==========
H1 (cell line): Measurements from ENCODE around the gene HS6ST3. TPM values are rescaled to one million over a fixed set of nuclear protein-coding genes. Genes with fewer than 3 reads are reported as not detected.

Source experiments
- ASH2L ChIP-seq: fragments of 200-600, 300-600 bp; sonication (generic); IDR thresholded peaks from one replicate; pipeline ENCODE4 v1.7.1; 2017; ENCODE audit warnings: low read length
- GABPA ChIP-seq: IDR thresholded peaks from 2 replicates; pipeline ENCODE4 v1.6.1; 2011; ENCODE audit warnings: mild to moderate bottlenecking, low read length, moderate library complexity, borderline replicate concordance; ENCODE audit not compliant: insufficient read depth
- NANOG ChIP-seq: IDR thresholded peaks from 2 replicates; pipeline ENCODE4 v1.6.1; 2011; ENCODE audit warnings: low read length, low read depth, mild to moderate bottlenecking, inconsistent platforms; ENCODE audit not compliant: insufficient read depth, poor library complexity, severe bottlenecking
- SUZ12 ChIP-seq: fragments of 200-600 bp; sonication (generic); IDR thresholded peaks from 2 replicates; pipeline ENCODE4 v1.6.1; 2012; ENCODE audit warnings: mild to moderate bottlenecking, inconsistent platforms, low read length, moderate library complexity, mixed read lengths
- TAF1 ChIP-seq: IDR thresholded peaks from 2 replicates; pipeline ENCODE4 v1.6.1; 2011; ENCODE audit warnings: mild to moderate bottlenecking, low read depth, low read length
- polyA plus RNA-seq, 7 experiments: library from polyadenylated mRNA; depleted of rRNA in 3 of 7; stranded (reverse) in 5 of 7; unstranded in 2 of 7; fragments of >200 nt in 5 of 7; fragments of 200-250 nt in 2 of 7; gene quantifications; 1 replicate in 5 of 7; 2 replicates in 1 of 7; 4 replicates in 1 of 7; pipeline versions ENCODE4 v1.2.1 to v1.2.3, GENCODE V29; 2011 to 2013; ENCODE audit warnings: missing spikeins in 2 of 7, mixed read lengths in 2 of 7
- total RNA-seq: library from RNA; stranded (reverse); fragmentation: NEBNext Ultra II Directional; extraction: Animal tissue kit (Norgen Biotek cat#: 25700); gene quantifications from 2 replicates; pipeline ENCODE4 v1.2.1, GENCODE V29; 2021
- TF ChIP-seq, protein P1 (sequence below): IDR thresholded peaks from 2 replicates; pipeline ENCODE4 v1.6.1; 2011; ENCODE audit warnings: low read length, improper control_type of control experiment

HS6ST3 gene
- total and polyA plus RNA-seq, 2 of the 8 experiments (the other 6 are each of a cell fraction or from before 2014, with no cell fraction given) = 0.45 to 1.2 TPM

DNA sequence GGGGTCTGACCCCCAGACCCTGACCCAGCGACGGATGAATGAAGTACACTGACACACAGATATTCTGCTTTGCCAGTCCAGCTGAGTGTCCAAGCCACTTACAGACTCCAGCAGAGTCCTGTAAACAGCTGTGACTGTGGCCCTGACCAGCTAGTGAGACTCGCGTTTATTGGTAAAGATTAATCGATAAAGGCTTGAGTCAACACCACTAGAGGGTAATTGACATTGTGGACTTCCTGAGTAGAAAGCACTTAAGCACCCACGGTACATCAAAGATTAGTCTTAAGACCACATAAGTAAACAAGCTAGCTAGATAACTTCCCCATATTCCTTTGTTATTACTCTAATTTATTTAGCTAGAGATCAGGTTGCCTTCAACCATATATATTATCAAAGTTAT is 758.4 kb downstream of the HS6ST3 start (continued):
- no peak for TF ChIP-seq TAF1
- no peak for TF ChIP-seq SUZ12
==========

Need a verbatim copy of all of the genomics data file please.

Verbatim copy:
H1 (cell line): Measurements from ENCODE around the gene HS6ST3. TPM values are rescaled to one million over a fixed set of nuclear protein-coding genes. Genes with fewer than 3 reads are reported as not detected.

Source experiments
- ASH2L ChIP-seq: fragments of 200-600, 300-600 bp; sonication (generic); IDR thresholded peaks from one replicate; pipeline ENCODE4 v1.7.1; 2017; ENCODE audit warnings: low read length
- GABPA ChIP-seq: IDR thresholded peaks from 2 replicates; pipeline ENCODE4 v1.6.1; 2011; ENCODE audit warnings: mild to moderate bottlenecking, low read length, moderate library complexity, borderline replicate concordance; ENCODE audit not compliant: insufficient read depth
- NANOG ChIP-seq: IDR thresholded peaks from 2 replicates; pipeline ENCODE4 v1.6.1; 2011; ENCODE audit warnings: low read length, low read depth, mild to moderate bottlenecking, inconsistent platforms; ENCODE audit not compliant: insufficient read depth, poor library complexity, severe bottlenecking
- SUZ12 ChIP-seq: fragments of 200-600 bp; sonication (generic); IDR thresholded peaks from 2 replicates; pipeline ENCODE4 v1.6.1; 2012; ENCODE audit warnings: mild to moderate bottlenecking, inconsistent platforms, low read length, moderate library complexity, mixed read lengths
- TAF1 ChIP-seq: IDR thresholded peaks from 2 replicates; pipeline ENCODE4 v1.6.1; 2011; ENCODE audit warnings: mild to moderate bottlenecking, low read depth, low read length
- polyA plus RNA-seq, 7 experiments: library from polyadenylated mRNA; depleted of rRNA in 3 of 7; stranded (reverse) in 5 of 7; unstranded in 2 of 7; fragments of >200 nt in 5 of 7; fragments of 200-250 nt in 2 of 7; gene quantifications; 1 replicate in 5 of 7; 2 replicates in 1 of 7; 4 replicates in 1 of 7; pipeline versions ENCODE4 v1.2.1 to v1.2.3, GENCODE V29; 2011 to 2013; ENCODE audit warnings: missing spikeins in 2 of 7, mixed read lengths in 2 of 7
- total RNA-seq: library from RNA; stranded (reverse); fragmentation: NEBNext Ultra II Directional; extraction: Animal tissue kit (Norgen Biotek cat#: 25700); gene quantifications from 2 replicates; pipeline ENCODE4 v1.2.1, GENCODE V29; 2021
- TF ChIP-seq, protein P1 (sequence below): IDR thresholded peaks from 2 replicates; pipeline ENCODE4 v1.6.1; 2011; ENCODE audit warnings: low read length, improper control_type of control experiment

HS6ST3 gene
- total and polyA plus RNA-seq, 2 of the 8 experiments (the other 6 are each of a cell fraction or from before 2014, with no cell fraction given) = 0.45 to 1.2 TPM

DNA sequence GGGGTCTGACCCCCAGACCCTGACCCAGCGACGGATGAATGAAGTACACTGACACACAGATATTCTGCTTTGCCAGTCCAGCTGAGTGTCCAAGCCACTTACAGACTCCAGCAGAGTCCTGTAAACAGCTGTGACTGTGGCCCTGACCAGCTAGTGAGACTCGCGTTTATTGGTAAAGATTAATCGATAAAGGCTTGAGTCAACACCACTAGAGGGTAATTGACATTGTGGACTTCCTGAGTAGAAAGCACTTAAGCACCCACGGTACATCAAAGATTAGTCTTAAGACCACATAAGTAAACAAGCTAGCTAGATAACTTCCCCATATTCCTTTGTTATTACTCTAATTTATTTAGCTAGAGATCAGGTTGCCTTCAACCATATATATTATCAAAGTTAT is 758.4 kb downstream of the HS6ST3 start (continued):
- no peak for TF ChIP-seq TAF1
- no peak for TF ChIP-seq SUZ12